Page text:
Extremely rare and early Female Kohl container and application stick dating from the 19th century

  • Description

Extremely Rare and early Female silver Kohl pot with filigree design on the container and interesting early top.  Purpose: the black Kohl was used as make-up by women. This kohl container  is very special as the cover is identical to the covers of 19th century silver gun powder boxes, the cover of gun powder containers  and the silver toe-pin of early Omani sandals. The side of the container is decorated with some filigree similar to that on a Saidi khanjar. All these features suggest that the Kohl-pot was made in the 19th century! Finally the application stick is also very finely decorated.

The Stick is used to apply the Kohl and the pot is used to store it. Children, men and women in Oman wear the cosmetic Kohl round the eye, which gives the (already large) eyes more expression. 

Local believe is that it improves eyesight however in practice many people LOST eyesight due to eye infections by the practice of passing the application stick around from person to person.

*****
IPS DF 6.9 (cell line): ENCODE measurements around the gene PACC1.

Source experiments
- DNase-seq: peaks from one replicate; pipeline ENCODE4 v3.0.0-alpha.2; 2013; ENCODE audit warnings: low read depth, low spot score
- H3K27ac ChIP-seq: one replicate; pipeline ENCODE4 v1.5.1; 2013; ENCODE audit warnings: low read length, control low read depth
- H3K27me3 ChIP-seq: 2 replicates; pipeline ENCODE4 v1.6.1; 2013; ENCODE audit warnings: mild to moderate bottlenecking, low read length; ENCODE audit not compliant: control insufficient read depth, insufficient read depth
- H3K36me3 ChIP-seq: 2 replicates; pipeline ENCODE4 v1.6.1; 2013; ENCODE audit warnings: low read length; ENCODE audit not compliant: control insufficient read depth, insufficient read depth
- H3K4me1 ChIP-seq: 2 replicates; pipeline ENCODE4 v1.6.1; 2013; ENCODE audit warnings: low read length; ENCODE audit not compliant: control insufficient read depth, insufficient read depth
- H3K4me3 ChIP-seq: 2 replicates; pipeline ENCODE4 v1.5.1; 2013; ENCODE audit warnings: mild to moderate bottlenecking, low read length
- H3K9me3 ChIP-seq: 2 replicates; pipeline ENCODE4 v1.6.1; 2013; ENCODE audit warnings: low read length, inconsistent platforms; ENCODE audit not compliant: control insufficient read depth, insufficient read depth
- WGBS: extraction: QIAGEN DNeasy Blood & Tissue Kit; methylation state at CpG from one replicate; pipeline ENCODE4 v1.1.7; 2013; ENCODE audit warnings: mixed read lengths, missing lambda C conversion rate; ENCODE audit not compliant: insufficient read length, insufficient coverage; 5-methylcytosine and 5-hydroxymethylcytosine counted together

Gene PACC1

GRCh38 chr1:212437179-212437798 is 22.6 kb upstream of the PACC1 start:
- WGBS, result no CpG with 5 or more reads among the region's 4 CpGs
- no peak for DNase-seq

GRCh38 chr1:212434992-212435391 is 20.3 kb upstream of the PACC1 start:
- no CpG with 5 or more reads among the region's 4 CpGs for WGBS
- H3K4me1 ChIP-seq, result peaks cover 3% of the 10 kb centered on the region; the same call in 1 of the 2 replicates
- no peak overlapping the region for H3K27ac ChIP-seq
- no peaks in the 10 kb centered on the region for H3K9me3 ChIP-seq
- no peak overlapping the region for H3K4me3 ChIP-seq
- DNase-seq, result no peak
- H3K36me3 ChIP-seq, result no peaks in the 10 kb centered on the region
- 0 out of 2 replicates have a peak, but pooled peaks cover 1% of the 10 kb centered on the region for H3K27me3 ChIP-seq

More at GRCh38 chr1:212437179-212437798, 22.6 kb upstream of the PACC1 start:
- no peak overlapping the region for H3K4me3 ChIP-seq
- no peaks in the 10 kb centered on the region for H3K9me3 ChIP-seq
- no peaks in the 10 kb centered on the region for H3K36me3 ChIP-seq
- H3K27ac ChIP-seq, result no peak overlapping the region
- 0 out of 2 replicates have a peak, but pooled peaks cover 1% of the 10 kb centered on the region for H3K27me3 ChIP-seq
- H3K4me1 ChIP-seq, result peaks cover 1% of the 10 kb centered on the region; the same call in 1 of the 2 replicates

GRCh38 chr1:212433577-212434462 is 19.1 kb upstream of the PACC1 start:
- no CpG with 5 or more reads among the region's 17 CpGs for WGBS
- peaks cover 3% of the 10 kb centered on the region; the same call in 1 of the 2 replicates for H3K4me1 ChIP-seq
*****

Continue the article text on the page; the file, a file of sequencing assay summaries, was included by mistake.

Kohl is paste traditionally made from finely powdered sulphide of antimony mixed with rosewater. However it is also made form wood-ash mixed with vegetable oils and other means. The book by Lane (ref 3) contains detailed information on the use and manufacture of Kohl which is almost identical to that in Oman. Oman Adorned (ref 4)  page 131/133 contains a recipe for Kohl. Weight 80 grams. The container including  the eye is 5 cm high. The application stick including  the eye is 10,5 cm long (probably a bit shortened over time)

Antique Omani silver kohlpotAntique Omani silver kohlpot

Antique Omani silver kohl container for females

Arab Name: Makhalah / Makhal

Period: 1850-1900

Origin: Oman Sharqia area (includes the towns Sur and Al Mudairib) in view of the design of the top and the filigree work. In the past this area also had close ties with Zanzibar / East Africa.

    References:
  1.  The craft heritage of Oman Vol 2 Richardson & Dorr page 448 item 081: the example second from the left is similar, however the top of our Kohl container is original. 
  2. Ruth Hawley Omani Silver Longman 2000 (new edition) p 53 (different design)
  3. William Lane An account of the manners and customs of the modern Egyptians 1833-1835 (different design)
  4. Oman Adorned by Pauline Shelton  Robert Richmond / Apex London 1997 p 112 (different design)
  5. Disappearing treasures of Oman 1998 by Avelyn Foster p96 fig 90  (different design)
  6. Traditional silver jewellery and handicrafts from Oman 2009 by Jean Greffioz p 138 (different design)